NATIONWIDE has become the latest lender to pull its first-time buyer mortgage deals that only require a low 5 per cent deposit.
The building society fears buyers with such low deposits risk falling into negative equity as the true economic impact of the coronavirus lockdown is yet to come to light.
Negative equity is where the value of a property plummets below the value of the loan, meaning you’ll owe the bank money if you sold your home for market value.
And Nationwide isn’t the only provider to pull 5 per cent deposit deals – figures from comparison site Moneyfacts.co.uk show that at the beginning of March there were 391 deals for first-time buyers with a 5 per cent deposit, but today there are just 16.
First-time buyers will now have to stump up at least a 15 per cent deposit if they want a deal with Nationwide.
It’s a blow for those who were hoping to get a foot on the property ladder with a small amount in savings.
While first-time buyers have been able to cash in on low interest rates on mortgages, tougher affordability checks, combined with rising house prices and stagnating wages, have left many unable to scrape enough funds together for a deposit.
In some cases, the dilemma means single first-time buyers face a decade of saving before they have enough for a down payment on a property.
Nationwide says it cut the maximum loan to value (LTV) – the portion of the value of the property you need to borrow compared to the percentage of the purchase which is the deposit – to “protect” customers from suffering financially further down the line.
Henry Jordan, director of mortgages at the building society, said that it has a duty as a responsible lender to protect potential borrowers from an “uncertain” future for the housing market.
He said: “Our priority at this time must be to help members keep their homes.
“As such, we need to ensure our members can afford their repayments, while doing what we can to protect them from falling into negative equity.
“We will continue to keep this situation under review and hope to return to lending at higher LTVs in the near future.”
Nothing has changed for existing Nationwide mortgage customers.
There are still a handful of lenders offering new borrowers mortgages if they have just a 5 per cent deposit – but hundreds have been pulled from the market.
Of the 16 deals still available, many are only available to those who work in certain, well-paid professions, such as accountants, dentists and doctors.
While lenders don’t exactly specify why this is, it’s likely to be because these jobs are considered to be safe in the current economic climate.
Shocking stats released this week show that 600,000 Brits have already lost their jobs during lockdown, with millions more are expected to follow in the coming months, particularly in the leisure and restaurant industry.
Workers in certain industries, such as healthcare, are less likely to face redundancies and as a result are considered to be less of a risk to lend to.
Other deals require you to put your parents’ savings or property up as a guarantor against your loan.
This can be risky for your parents who will suffer if you’re no longer able to afford your mortgage repayments.
Barclays’ Springboard mortgage is an example of this, and it’s currently the deal with the cheapest rate at 2.75 per cent and no fee.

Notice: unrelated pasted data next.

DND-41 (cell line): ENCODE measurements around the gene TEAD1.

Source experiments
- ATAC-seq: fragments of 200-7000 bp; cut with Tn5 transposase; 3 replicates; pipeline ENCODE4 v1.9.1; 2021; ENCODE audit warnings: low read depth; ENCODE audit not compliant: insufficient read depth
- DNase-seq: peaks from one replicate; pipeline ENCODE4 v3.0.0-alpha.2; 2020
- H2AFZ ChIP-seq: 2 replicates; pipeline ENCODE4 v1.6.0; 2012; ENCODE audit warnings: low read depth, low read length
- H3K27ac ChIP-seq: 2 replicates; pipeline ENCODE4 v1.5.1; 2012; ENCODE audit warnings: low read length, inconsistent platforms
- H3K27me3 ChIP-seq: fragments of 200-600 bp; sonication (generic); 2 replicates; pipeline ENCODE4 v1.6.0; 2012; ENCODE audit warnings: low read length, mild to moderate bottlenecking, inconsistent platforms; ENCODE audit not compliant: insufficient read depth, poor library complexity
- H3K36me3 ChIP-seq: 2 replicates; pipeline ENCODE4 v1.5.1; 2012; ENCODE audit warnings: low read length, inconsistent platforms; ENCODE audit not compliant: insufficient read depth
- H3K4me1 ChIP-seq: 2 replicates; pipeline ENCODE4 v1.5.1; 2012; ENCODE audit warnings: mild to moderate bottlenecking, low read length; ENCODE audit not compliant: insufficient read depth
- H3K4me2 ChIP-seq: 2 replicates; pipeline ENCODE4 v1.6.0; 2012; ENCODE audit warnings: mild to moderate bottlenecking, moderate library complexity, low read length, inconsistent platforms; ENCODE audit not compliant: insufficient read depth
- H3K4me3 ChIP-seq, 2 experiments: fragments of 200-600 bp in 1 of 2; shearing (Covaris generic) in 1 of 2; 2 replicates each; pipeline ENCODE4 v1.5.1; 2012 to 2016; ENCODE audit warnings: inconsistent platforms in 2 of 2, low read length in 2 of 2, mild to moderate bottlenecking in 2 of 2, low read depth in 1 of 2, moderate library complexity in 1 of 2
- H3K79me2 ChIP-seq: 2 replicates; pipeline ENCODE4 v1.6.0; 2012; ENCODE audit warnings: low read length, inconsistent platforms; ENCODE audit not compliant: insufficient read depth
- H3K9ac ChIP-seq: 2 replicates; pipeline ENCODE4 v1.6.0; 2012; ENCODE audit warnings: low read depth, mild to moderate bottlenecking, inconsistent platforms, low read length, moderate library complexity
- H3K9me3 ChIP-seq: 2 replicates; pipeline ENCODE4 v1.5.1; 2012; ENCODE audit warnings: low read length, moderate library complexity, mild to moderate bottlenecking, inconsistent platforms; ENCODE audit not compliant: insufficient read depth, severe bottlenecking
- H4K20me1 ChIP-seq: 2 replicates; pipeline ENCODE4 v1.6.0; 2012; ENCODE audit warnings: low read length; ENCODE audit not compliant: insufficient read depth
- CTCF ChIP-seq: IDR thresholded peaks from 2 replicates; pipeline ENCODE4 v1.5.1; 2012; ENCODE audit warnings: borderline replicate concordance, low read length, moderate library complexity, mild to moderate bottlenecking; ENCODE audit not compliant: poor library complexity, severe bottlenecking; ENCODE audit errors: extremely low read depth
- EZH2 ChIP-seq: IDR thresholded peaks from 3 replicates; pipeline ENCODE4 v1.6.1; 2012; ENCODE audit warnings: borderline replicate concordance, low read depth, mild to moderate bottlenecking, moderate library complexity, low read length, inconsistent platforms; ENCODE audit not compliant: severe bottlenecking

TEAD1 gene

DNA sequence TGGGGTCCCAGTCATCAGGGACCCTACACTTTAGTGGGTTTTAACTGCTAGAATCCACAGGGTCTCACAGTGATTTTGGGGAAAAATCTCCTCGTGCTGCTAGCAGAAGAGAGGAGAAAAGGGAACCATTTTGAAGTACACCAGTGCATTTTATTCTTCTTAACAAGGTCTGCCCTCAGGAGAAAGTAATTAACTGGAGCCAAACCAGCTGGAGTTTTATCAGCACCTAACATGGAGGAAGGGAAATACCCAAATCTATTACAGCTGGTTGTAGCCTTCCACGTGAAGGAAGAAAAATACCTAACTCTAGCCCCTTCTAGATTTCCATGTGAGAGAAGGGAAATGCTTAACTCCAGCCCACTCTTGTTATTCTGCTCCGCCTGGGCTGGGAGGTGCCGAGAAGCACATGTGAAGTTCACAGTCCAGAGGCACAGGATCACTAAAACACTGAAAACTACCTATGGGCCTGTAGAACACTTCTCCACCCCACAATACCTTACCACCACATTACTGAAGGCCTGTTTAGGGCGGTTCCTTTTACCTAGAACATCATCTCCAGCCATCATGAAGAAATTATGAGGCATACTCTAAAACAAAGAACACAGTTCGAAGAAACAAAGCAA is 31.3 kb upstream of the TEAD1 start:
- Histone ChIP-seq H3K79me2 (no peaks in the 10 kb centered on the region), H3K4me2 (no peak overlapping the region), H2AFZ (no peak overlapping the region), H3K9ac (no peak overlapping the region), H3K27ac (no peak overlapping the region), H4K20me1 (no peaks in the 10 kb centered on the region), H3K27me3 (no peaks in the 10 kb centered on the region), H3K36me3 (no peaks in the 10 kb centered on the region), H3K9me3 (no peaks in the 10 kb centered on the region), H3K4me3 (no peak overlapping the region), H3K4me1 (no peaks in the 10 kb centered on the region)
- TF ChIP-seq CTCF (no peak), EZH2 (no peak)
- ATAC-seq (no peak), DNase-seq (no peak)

The mortgage rate is fixed for five years but it requires you to tie-up your parents’ savings in a linked bank account also for five years.
The second best deal on rate alone is from Scottish Building Society at 2.59 per cent but it’s only available to specific professions, such as veterinary surgeons, dentists and optometrists. It has a fee of £995.
The term is over three years but it’s a variable deal, which means the rate can change so while it could go down, it could also go up, hiking your monthly repayments with it.
The best two-year fixed rate deal on rate is 3.07 per cent from Saffron Building Society – and it’s open to all professions. It has a £180 fee.
Remember though that the best rates will only be offered to the strongest applications, which will take into account your credit score, your income and your outgoings.
You can boost your chance of getting accepted for a mortgage with these expert tips.
There are more deals available for first-time buyers who have a 10 per cent deposit, although 704 deals have been pulled in the past three months.
There were 779 deals available before the coronavirus outbreak hit the economy and today there are just 75, according to Moneyfacts.co.uk.
The majority of best-buy deals are with HSBC – and none of them are restricted to certain professions.
The best is a two-year fix at a rate of 1.89 per cent, although you’ll need to fork out £999 on fees.
The second best deal is also with HSBC, a two-year fix at a rate of 2.14 per cent but there aren’t any fees.
Again, the best rates will be reserved for the most risk-averse borrowers so there’s no guarantee that you’ll be offered these exact rates.
Also remember to take into account any fees alongside the rate – as the cheapest rate may not necessarily be the best deal if it comes with a hefty fee.
You should also seek advice from a mortgage broker if you’re unsure, there are free options out there such as London and Country.
Rachel Springall from Moneyfacts.co.uk said: “It is unfortunate to see more contraction in the higher loan-to-value mortgage market for new borrowers but this area has been deteriorating steadily due to the influence of the coronavirus pandemic.
“If first-time buyers are looking to get a step on the property ladder with a small deposit they would be wise to seek independent financial advice to go through their options.”